The bread that the Delhi Sultans and their families desperately wanted from Nizamuddin’s khaanqah, or hermitage, is a type of roti or bread, similar to the naan we eat today. It was called ‘Tunuk Naan’, as recorded in the book Khamsa-E-Khusrau by Amir Khusro. It was a thin, wide flatbread cooked in an open clay oven.
It seems that two hundred years on, after the era of Nizamuddin and Khusro, naan became a favourite of the Mughal emperors, who brought several of their own Indo-Iranian fusions to South Asian cuisine.
In fact, Asif Khan, an expat from Pakistan, who is a chef at Mahec, a restaurant in Le Meridien, Dubai, says that today, traditional naan is made much in the same way like how it was made centuries ago.
Mughal royal families would often pair naan with different kebabs and gravies for breakfast, lunch and dinner.
Known to have origins in Afghanistan and Iran, Chef Khan explains, “Mughal royal families, which ruled over most of South Asia between the 16th and 19th centuries, had naan at almost every meal. They would often pair it with different kebabs and gravies for breakfast, lunch and dinner.”
As the naan travelled the continent, the recipe changed to suit local palates. Today, there are several types of naan. “The most common and popular ones found in restaurants and at home include plain naan, butter naan, garlic naan, Roghni naan - a thick naan, topped with butter and white sesame seeds, stuffed naan such as keema (or minced meat) naan, onion kulcha, masala cheese naan, paneer kulcha , potato kulcha and many more.”
Khan explains that even today, the traditional naan is made in a tandoor or a clay oven and that everyone has his or her own way of making it. According to Khan, “…an easy and simple form of naan is made from refined flour, water or milk, oil, salt, yogurt, sugar and some baking powder”.
The constant complaint with naan
Naans can be fussy. If you don’t eat it immediately, a soft and fluffy naan will turn into a chewy rubbery meal. This is one reason why I don’t have naan all the time because, unlike roti, I can’t repurpose it to have it as a tortilla later on.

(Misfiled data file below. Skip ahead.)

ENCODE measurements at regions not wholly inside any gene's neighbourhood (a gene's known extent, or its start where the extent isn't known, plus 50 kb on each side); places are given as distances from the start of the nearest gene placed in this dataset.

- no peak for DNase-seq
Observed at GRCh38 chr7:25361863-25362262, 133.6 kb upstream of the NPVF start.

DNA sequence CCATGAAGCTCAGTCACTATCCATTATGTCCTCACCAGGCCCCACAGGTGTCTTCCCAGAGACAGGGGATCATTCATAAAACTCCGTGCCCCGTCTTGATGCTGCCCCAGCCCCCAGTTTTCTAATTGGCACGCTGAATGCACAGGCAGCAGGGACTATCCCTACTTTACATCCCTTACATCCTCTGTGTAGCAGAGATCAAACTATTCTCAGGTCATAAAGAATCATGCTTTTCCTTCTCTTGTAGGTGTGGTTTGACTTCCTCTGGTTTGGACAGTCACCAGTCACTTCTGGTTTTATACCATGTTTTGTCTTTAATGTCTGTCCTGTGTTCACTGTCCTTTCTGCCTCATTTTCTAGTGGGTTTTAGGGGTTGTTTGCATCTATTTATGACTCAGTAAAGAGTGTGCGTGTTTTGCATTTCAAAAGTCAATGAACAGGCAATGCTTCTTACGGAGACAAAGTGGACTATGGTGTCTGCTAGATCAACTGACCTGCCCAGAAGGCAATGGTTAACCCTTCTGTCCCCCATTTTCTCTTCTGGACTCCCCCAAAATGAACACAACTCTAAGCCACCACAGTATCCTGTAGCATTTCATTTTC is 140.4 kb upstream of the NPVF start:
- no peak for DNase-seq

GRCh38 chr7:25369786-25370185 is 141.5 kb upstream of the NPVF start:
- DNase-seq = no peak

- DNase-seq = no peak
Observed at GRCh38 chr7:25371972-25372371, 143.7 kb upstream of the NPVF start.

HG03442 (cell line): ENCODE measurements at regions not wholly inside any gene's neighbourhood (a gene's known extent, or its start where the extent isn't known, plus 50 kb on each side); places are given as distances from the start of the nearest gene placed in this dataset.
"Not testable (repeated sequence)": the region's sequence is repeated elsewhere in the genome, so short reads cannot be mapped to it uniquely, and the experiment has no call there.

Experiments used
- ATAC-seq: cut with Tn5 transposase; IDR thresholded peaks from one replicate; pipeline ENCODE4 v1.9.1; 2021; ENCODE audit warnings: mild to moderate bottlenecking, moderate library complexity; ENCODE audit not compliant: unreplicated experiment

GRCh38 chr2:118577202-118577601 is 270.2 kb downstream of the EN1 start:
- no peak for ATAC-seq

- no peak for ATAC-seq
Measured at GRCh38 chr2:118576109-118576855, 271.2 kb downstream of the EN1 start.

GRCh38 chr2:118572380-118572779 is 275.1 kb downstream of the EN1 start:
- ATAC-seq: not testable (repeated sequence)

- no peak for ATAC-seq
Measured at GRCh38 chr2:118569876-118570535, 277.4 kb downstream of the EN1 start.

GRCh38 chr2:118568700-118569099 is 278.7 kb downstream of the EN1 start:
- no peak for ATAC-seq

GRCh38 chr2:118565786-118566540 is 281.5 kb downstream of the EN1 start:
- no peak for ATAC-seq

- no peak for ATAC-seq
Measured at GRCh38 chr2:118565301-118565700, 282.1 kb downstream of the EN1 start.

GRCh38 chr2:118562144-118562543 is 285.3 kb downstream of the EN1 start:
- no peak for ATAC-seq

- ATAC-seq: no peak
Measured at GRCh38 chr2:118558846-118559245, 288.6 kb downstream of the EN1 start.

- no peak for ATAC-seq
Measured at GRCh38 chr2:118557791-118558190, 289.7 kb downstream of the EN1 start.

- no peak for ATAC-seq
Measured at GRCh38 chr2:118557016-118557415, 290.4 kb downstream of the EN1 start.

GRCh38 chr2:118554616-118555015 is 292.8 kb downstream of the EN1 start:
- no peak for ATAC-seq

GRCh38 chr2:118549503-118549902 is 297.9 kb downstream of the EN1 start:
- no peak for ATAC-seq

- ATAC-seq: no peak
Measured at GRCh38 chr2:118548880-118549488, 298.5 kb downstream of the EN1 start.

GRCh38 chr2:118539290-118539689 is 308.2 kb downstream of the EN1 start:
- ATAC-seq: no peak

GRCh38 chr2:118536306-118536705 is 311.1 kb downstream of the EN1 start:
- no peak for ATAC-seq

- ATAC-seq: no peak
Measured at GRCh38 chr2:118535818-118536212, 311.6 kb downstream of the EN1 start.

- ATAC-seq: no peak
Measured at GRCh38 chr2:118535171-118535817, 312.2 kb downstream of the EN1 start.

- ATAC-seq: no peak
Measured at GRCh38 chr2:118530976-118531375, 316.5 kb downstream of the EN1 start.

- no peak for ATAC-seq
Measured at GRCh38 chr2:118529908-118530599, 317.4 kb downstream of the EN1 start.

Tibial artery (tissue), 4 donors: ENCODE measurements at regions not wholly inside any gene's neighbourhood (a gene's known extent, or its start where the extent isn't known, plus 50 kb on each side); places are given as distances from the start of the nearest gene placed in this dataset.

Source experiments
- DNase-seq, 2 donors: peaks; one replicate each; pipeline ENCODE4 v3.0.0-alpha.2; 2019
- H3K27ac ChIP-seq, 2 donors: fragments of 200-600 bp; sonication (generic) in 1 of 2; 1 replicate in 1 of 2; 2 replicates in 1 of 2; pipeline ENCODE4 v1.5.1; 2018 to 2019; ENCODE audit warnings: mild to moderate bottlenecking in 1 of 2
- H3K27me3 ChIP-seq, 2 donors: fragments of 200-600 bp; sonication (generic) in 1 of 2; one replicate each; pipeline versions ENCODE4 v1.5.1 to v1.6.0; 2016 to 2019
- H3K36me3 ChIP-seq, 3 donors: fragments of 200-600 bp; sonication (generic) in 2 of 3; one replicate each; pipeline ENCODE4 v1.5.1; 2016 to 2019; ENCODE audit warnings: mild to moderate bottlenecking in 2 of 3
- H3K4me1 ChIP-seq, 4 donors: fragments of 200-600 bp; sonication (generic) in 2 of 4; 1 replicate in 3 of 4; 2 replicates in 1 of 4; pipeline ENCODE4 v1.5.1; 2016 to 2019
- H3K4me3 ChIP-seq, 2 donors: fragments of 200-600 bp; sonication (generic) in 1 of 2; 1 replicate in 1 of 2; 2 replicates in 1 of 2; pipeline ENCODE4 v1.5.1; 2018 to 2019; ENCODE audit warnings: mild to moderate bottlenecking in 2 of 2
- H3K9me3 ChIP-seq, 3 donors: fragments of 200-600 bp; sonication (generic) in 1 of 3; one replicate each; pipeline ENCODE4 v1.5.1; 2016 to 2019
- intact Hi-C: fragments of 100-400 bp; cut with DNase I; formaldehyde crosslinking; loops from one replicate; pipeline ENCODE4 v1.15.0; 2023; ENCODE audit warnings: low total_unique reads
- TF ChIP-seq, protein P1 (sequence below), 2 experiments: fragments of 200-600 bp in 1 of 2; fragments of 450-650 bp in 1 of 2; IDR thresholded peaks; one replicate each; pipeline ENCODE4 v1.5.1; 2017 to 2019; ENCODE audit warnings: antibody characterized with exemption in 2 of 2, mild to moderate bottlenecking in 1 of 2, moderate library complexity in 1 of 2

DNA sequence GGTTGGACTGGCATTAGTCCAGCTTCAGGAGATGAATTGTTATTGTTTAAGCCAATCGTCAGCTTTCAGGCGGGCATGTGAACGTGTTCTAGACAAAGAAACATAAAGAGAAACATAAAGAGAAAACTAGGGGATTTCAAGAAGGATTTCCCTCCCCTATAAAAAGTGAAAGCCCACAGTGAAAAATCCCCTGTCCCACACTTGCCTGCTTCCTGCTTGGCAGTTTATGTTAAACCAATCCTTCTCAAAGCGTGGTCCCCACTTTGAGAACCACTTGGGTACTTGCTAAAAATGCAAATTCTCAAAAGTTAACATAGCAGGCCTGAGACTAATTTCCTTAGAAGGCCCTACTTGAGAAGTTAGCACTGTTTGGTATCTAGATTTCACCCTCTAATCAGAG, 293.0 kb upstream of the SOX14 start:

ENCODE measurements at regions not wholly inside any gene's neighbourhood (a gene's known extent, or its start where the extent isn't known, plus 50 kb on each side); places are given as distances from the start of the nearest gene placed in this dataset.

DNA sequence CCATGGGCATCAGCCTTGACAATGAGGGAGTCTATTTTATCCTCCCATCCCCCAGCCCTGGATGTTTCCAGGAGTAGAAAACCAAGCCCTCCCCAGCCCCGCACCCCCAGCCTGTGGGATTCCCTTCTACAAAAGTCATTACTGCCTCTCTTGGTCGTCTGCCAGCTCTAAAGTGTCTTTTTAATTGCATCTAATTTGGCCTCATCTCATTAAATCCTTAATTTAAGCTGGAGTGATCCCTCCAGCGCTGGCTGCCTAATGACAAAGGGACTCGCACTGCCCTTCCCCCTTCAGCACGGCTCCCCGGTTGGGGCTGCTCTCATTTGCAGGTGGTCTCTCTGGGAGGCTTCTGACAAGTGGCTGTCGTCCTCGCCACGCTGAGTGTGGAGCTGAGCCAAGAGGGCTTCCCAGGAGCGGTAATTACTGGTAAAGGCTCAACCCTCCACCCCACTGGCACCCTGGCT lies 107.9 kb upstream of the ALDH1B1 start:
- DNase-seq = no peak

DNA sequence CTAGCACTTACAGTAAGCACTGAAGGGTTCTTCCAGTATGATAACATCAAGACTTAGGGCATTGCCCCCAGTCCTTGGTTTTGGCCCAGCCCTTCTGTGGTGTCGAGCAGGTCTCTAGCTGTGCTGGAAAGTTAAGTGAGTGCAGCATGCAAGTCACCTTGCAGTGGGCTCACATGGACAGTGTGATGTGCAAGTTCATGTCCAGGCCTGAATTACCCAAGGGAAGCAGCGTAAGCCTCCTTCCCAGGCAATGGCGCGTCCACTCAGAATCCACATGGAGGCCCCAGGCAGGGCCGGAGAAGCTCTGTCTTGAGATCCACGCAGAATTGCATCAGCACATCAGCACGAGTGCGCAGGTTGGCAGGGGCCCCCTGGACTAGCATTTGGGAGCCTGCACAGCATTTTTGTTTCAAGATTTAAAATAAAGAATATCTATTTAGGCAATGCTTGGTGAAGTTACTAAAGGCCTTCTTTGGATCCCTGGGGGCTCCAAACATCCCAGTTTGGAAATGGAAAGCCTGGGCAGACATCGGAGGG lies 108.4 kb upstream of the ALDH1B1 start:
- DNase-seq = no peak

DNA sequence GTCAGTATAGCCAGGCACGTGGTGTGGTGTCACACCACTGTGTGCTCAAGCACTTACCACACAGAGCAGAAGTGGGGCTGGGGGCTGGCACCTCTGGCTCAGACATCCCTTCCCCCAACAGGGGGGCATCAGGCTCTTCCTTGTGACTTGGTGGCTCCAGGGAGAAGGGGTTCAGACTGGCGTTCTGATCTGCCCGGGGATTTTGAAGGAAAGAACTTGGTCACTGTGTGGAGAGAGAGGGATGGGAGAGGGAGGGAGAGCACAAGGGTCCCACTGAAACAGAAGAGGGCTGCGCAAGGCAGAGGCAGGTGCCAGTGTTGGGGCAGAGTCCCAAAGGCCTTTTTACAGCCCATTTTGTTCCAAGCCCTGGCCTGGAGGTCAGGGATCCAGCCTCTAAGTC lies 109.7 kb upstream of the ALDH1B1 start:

When naan becomes old or hard, it can be used as a crust for Naanza (homemade pizza). Some people also use old naan to make bread pudding or bread crumbs, which have so many uses.
However, Khan explains, “…when naan becomes old or hard, it can be used as a crust for Naanza (homemade pizza). Some people also use old naan to make bread pudding or bread crumbs, which have so many uses.”
If all this talk of naan has piqued your interest and you’d like to try making some yourself, here’s a simple recipe from Chef Khan.
Recipe: Homemade naan
Preparation time: 20 minutes
Cooking time: 10 minutes
Makes: 4 to 5 naans
2 cups refined flour or all-purpose flour
Salt as per taste
1 tbsp sugar
½ cup yogurt
2 tbsp. oil
½ tsp baking powder
Water enough to make the dough soft
4-5 tbsp milk (optional)
In a large bowl, combine all the dry ingredients like flour with salt, sugar and baking powder.
Then pour all the wet ingredients like oil, yogurt into the flour.
Add some water as you knead the dough to make it supple.
You can add milk to soften the dough.
You’ll know when the dough is ready and doesn’t stick to your fingers. However, it must be soft enough to sink your finger when you press it.
Cover the dough with a thin cloth to retain the moisture inside the dough. Set it aside for about 20 minutes.
Now, press the dough, as this will release any air trapped inside the dough. Knead again for about two minutes.
Grease your palms with a few drops of oil and pinch a small, ball-sized piece of dough. Roll it in your palms to make it perfectly round.
Use a rolling pin to flatten the dough like a chapatti on a flat surface; it mustn’t be too thick or thin. The size must fit on your pan that you will use for roasting the naan.
Now, heat a flat pan on medium flame and grease it with some oil. Splash some water on the pan and let it evaporate.
Place the rolled-out dough on the pan and let it cook for about a minute.
Gently flip the naan and let it cook for another 30 seconds.
The naan is ready to serve. You can either fold the naan on the pan or cut it into smaller pieces to serve.
Serve warm with any curry or korma.